Easter Services: 1944 and 2021

It seems appropriate, as Easter is upon us, that I add this entry from my grandfather’s WW 2 diaries, written in the jungles of New Guinea during the height of the war. The date was April 9, 1944. There were numerous Protestant chaplains, rabbis and Catholic priests within the religious ranks of the service . My grandfather worked with those assigned to his battalion, which could at times cause some confusion as to who was doing what and when.

April 9, 1944 (From the diaries of Chaplain Marvin E. Maris

Easter: 1. A.M. worship service; 83rd QM at Base A – 40 present. 2. P.M. worship service at 4th Depot Chapel with Chaplain Walters McCracken – attended 30.

The Base chaplain and the Depot chaplains had the Easter services in an awful muddle between them. On instant notice, I was called to take the service with the 83rd Quarter Master and last night, I didn’t know whether the Depot chaplain would be there or not, (I) prepared the whole service only to find him there with one which he had planned. It was embarrassing to him as he had not made it clear to me as to just what I was to do. But he didn’t need to speak of the mix-up in the service and tell all the soldiers about it! The chaplain should have its little secrets when administration is concerned.

My Personal Easter Additions from Illinois: April 4, 2021

Today’s Easter services at Marshall First UMC were definitely nothing like that of Marvin’s 75 years ago, or of last year’s where we had no open worship at all. With our bishop announcing higher numbers accepted in the sanctuary, our Easter saw quite a few in the pews for both services.

We did have a connect with my grandfather who was definitely remembered in today’s services. My mother added an “in memory of/ in honor of” potted lily for her parents, Marvin and Connie, as well as my dad, Bill. Our two were among the other 60 plants, including daffodils, tulips and hyacinths, which added so much to the beauty of the church.

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Our Choir Returns

After a full year of no choir, we choir members finally were able to add our voices to the service for both Palm Sunday and today, Easter Sunday. If you are interested in hearing us on Facebook, I add it here. My mom and I are in the front, with me on the right and my mom on the left. If you want to fast-forward to the choir numbers, be looking for four anthems for each.

Palm Sunday

https://fb.watch/4FPlYyQCDB/

Easter Sunday

https://fb.watch/4FO89RhZVe/

Before Closing:  A bit of Worship Anxiety

I will share that the above Easter live-stream recording had me in a panic due to my cell phone.  I have the habit of bringing my phone with me everywhere I go to take pictures and immediately post for my Chinese friends to enjoy.  This includes the Luzhou choir members. These entries I place in my WeChat moments.  “Moments” are short blogs, which include pictures and short write-ups of what is happening.  My Moments are known to get many hits since I have so many Chinese followers.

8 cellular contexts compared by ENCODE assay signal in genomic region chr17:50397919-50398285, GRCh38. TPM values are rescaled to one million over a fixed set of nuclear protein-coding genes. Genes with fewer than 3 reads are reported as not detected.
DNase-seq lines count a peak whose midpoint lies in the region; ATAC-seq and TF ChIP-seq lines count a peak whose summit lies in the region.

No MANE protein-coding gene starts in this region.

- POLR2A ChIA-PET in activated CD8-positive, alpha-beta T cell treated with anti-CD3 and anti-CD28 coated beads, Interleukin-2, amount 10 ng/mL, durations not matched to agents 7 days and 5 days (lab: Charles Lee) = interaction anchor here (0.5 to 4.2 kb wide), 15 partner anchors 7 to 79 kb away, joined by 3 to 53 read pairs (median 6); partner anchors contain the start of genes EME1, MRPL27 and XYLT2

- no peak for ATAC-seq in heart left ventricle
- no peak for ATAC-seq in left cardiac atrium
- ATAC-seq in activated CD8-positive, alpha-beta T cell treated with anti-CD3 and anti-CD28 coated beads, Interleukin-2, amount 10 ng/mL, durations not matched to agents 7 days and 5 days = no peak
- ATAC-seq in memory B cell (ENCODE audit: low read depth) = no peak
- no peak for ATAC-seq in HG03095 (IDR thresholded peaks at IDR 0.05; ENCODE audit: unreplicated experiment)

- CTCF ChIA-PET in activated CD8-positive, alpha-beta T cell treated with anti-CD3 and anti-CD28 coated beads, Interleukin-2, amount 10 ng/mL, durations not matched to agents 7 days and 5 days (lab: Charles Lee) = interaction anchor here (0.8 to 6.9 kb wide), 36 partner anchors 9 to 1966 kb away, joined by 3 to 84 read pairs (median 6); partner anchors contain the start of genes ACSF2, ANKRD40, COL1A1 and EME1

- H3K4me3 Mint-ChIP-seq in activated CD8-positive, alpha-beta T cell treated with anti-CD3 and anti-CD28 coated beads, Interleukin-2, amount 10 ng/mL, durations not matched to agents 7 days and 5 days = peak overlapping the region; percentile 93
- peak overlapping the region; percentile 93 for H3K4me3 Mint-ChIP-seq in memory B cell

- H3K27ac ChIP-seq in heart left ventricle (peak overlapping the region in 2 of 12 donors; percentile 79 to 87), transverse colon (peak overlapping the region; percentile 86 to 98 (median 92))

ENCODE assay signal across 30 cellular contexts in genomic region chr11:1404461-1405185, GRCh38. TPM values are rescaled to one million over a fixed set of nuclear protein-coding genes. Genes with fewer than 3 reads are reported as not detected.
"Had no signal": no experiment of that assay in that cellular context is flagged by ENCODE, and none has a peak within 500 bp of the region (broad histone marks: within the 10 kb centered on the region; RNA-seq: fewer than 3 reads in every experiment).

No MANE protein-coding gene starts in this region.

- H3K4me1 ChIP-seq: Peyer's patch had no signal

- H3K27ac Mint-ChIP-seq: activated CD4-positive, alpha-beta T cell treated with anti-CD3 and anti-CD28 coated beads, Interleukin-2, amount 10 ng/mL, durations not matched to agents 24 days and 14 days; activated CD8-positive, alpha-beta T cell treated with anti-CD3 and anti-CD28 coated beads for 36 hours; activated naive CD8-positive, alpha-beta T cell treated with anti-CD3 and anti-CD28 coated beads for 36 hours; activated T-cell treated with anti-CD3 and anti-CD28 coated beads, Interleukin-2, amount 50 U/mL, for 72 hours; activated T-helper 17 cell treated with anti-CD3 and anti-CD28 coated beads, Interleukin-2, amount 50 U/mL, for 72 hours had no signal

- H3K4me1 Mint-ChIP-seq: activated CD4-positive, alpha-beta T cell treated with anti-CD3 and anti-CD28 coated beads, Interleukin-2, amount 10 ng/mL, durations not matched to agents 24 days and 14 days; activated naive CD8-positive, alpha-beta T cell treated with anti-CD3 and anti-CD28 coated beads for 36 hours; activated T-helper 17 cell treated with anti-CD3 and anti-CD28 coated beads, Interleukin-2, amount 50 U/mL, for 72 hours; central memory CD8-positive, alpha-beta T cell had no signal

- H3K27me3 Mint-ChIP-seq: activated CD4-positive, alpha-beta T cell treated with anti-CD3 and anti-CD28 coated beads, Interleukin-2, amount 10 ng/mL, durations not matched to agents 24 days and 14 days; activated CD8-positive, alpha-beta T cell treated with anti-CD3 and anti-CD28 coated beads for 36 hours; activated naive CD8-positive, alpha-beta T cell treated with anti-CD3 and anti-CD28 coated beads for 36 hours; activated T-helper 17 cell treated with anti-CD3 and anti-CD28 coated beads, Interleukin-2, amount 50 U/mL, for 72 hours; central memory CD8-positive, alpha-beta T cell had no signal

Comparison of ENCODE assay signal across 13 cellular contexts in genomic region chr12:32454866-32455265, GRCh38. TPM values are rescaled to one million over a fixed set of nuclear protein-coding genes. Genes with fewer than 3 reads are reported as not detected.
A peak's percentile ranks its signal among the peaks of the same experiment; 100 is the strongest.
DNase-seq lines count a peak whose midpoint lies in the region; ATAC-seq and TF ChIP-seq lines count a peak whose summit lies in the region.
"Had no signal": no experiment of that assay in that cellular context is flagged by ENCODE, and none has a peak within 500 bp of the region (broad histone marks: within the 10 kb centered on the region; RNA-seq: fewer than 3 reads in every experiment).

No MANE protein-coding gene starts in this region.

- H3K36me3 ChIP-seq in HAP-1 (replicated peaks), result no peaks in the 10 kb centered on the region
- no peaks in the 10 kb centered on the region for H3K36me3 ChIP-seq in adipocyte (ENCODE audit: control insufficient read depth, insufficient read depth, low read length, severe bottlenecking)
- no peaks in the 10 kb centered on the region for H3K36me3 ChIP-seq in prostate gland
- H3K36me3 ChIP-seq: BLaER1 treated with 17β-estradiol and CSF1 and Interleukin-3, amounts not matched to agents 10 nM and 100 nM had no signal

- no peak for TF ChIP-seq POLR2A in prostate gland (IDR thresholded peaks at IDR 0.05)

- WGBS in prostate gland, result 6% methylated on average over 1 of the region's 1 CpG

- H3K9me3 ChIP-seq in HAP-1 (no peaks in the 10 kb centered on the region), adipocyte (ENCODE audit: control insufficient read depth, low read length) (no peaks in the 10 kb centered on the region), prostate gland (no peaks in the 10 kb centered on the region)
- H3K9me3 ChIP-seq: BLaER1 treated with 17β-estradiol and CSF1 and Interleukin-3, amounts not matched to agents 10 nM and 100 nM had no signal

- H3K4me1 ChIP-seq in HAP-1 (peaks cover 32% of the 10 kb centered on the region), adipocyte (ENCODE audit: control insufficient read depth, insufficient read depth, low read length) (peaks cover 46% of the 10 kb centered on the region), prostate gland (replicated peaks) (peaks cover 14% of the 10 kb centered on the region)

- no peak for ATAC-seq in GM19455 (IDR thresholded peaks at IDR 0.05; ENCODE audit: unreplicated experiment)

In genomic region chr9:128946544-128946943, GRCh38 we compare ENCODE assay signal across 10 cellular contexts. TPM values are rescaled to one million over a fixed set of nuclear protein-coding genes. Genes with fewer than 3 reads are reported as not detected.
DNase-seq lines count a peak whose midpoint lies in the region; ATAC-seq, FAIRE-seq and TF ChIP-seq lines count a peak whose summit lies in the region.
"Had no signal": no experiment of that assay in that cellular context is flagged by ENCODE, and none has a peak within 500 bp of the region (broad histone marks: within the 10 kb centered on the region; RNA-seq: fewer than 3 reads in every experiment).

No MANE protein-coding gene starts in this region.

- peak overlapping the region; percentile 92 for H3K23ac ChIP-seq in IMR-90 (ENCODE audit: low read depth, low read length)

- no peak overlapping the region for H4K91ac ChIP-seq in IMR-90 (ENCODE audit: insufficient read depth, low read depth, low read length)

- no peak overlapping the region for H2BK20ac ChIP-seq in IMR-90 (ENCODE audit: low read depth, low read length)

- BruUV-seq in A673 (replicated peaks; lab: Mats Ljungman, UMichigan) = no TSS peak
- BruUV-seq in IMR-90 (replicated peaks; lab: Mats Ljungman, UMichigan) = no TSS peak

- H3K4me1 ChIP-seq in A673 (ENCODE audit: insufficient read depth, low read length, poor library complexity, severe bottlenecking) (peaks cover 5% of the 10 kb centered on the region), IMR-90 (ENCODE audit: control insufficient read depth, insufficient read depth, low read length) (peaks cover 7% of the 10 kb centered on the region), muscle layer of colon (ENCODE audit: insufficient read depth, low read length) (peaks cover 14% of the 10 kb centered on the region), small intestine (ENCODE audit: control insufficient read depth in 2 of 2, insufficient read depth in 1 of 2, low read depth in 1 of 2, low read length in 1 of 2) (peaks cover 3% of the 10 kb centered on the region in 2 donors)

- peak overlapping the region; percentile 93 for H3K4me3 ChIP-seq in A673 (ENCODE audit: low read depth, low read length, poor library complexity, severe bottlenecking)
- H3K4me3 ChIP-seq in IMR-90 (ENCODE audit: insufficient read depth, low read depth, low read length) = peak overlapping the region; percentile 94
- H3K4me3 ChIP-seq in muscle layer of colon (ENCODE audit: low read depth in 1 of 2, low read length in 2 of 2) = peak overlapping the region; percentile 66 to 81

This morning, I couldn’t help myself but immediately post my church photos and my write-up in between our services.  I left my phone tucked under the pulpit, in front of me, and forgot to turn it off for that second service.  Since the time difference was 14 hours ahead of Illinois time, I figured no one would be up so late at midnight or 1 a.m. to even bother looking at my Easter news offerings.

Wrong!

As Pastor Bob began his message at 10:45 a.m., my phone continued to buzz over and over and over again as choir members, friends and my students began commenting on what I had posted.  It was too conspicuous for me to reach for the phone, two feet  away, to turn it off so I had to just pray that it couldn’t be heard over Pastor Bob’s sermon.

How many remarks and comments was I getting? A lot!

When worship finally did end, I was able to check and see that 21 messages (meaning 21 “Zzz!”s) were waiting for me, including a large number from my Chinese choir members who exclaimed, “Christ is Risen!”, “Hallelujah!”, “Happy Easter!” and my all-time favorite, which was:  “Hurry home, Sister Connie.  We miss you.”

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What a lovely feeling, to know even if I’m physically absent, I’m  still in everyone’s thoughts.  Let’s hope that next year at this time, I’ll be back in China, leading Easter egg hunts and egg coloring sessions  with my students, and singing joyfully along with my Chinese church choir.  

Hurry home, indeed.

On Easter Sunday, here’s wishing you 平安 (ping an, peace) for your day.

哈利路亚!(Hallelujah!)

About connieinchina

I have been in the Asia region for 30 years as an English language teacher. 28 of those have been spent with the Amity Foundation, a Chinese NGO that works in all areas of development for the Chinese people. Amity teachers are placed at small colleges throughout China as instructors of English language majors in the education field. In other words, my students will one day be English teachers themselves in their small villages or towns once they graduate. Currently, this is my 13th year in Luzhou Vocational and Technical College. The college is located in Luzhou city (loo-joe), Sichuan Province, a metropolis of 5 million people located next to the Yangtze River .
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1 Response to Easter Services: 1944 and 2021

  1. Kate Lindsay says:

    Connie…..again you offer us a bit of the past along with the present. Thank you. I have shared with others.

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